During the Sixth Form there are opportunities during the holidays for Stoics to attend courses specifically aimed at informing about particular careers. These are run by professional bodies and commercial concerns especially for independent school pupils. Stoics are encouraged to make effective use of them.
UCAS is the Universities Centralised Admission System for degree courses at universities and colleges. Tutors keep in close touch with their Tutees about their hopes and potential, discuss options in depth, and guide Tutees through the relevant application procedure. All pupils will have a briefing on how to apply through UCAS Apply (internet application). Stoics, with their parents, will be introduced to these at the Higher Education and Gap Conference held each year.
The Tutor and Housemaster/Housemistress will prepare the Stoics' academic and personal reference. In addition to the Stoic's recorded interview, the Tutor can also arrange mock interviews in preparation for the real thing. When A Level results are known, the Tutor and Careers staff will be available to help any pupils who may need it.
Our aim is to help Stoics identify the right courses and the right institutions for them as individuals and then secure acceptance at them.
This page describes how we do this and provides guidance on the process of university choice and on particular points.
The tutor is the Stoic's key advisor. At key moments the tutor will encourage the Stoic to take a longer view. Choice of GCSE subjects is the first of these moments, when the Stoic has to decide which subjects engage him or her the most and which make best use of existing talent. Choice of AS subjects is the next, when Stoics should be matching existing strengths and future ambitions, and laying a foundation for higher education. The focus on university plans begins in earnest in the Lower Sixth. Stoics are introduced to the available options by a programme of visiting speakers that starts in the Michaelmas term of the Lower Sixth. Tutors at this stage are encouraging Stoics to research the options and talk about what suits them best, and to arrive at some provisional decisions in the Summer term of the Lower Sixth. University applications are completed and submitted in the Michaelmas term of the Upper Sixth, and during the Lent term of the Upper Sixth those applying to University should be getting offers which will give them a target to aim at for their summer exams.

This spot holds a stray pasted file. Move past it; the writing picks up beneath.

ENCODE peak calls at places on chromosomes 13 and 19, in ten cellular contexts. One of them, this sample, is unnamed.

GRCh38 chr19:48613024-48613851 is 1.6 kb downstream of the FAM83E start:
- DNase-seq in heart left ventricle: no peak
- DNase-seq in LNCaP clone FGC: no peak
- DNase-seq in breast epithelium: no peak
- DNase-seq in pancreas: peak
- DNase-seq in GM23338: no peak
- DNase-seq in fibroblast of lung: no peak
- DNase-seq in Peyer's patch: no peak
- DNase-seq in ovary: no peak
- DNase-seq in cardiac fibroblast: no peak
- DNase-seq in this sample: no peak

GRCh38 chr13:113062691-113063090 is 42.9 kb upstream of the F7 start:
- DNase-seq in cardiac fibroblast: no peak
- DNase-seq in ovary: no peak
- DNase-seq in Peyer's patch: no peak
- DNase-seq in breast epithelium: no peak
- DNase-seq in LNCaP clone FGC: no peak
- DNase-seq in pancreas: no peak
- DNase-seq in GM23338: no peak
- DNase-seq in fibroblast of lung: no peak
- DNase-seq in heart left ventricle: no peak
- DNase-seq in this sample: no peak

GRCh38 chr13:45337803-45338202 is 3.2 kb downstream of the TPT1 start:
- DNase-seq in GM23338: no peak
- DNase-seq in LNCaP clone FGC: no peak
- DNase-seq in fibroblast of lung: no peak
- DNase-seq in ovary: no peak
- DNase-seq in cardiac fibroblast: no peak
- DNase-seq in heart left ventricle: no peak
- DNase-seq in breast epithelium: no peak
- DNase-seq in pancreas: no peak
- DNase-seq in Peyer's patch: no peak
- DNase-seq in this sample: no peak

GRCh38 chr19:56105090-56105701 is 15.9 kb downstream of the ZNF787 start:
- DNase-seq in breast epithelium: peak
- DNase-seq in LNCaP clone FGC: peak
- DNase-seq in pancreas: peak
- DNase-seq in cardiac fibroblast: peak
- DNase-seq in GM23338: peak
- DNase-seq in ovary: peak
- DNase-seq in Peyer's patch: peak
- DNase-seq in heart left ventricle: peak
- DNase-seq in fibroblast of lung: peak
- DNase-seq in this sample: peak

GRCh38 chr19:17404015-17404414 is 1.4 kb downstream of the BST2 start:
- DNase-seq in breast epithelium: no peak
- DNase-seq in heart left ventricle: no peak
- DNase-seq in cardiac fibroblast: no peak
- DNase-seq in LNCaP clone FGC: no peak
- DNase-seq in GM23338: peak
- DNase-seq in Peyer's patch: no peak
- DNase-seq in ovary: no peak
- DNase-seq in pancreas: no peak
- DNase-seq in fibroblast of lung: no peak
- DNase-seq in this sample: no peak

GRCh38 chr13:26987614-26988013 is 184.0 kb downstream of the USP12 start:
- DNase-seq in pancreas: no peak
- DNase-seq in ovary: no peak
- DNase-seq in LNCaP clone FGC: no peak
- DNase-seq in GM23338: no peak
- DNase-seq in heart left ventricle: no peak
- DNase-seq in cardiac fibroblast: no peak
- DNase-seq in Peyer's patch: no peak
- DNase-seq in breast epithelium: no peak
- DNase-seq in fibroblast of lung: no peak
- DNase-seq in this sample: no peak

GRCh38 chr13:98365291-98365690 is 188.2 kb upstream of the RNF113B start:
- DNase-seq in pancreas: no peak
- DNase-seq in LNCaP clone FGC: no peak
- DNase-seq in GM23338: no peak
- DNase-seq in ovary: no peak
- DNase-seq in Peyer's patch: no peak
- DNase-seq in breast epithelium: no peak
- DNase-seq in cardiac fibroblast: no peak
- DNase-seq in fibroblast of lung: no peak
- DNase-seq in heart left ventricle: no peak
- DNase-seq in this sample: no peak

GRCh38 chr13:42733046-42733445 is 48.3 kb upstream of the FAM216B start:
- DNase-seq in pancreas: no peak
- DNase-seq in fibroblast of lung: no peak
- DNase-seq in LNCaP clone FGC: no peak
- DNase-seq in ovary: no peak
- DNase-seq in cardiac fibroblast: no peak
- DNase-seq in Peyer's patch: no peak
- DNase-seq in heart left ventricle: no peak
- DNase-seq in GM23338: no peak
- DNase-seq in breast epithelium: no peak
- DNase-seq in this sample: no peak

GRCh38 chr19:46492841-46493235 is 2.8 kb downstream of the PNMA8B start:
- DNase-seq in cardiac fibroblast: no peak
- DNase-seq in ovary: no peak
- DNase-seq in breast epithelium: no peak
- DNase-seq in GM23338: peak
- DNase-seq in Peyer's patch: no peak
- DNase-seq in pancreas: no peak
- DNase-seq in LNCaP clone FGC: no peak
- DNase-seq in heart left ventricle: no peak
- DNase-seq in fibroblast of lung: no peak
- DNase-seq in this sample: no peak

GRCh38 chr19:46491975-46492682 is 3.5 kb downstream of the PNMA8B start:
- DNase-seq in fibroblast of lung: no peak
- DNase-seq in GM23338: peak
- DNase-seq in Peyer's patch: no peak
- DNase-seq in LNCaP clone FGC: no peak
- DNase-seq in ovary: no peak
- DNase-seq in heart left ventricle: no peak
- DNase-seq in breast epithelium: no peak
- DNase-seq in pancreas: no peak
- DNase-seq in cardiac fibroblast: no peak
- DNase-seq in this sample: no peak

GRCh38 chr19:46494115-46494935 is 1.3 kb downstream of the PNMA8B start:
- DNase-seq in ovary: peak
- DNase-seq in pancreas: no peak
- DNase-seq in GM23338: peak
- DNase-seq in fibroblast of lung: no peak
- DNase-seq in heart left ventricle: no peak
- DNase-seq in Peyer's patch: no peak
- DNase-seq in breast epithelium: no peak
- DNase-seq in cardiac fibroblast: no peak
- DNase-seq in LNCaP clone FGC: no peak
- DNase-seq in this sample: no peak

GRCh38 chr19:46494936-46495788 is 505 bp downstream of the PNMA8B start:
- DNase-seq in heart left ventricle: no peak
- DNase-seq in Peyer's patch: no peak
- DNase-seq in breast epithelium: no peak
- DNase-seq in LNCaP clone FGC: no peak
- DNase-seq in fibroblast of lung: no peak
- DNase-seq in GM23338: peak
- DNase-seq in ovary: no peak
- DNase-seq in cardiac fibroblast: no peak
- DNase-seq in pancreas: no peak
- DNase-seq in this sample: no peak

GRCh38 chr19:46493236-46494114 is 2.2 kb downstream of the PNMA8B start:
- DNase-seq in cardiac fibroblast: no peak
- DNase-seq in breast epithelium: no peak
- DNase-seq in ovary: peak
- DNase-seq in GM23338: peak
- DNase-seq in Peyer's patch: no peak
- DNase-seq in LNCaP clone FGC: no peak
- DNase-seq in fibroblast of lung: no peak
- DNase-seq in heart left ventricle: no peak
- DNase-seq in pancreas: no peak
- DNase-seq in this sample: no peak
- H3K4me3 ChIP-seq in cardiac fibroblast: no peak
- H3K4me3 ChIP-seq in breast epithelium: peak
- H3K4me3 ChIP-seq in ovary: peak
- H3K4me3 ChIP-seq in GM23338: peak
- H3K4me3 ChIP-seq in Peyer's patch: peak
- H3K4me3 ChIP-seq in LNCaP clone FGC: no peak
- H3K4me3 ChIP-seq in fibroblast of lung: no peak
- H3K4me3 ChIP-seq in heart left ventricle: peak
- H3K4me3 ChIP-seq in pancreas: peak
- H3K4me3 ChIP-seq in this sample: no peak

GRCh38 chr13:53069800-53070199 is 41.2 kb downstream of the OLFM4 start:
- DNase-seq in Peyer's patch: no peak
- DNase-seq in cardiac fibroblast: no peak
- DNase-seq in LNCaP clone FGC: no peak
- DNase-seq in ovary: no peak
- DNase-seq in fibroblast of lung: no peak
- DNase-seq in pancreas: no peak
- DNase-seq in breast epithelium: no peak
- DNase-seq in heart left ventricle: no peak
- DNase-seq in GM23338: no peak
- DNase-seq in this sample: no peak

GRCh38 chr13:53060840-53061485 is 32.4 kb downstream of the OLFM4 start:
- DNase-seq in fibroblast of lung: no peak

The tutor is backed by a specialist team: our UCAS Applications Tutor, Head of Careers, and Head of Oxbridge are all ready to advise on specialist aspects of entrance to UK universities; the Head of Music advises on entry to Conservatoires and Musical Academies; the Heads of Art and Design advise on entry to Art colleges; and the visiting Harvard Fellow advises on entry to North American universities.
For the last couple of years, we have held special sessions for parents in the Michaelmas term, when a speaker closely involved in university admissions has discussed the parental perspective. Download the latest presentation here.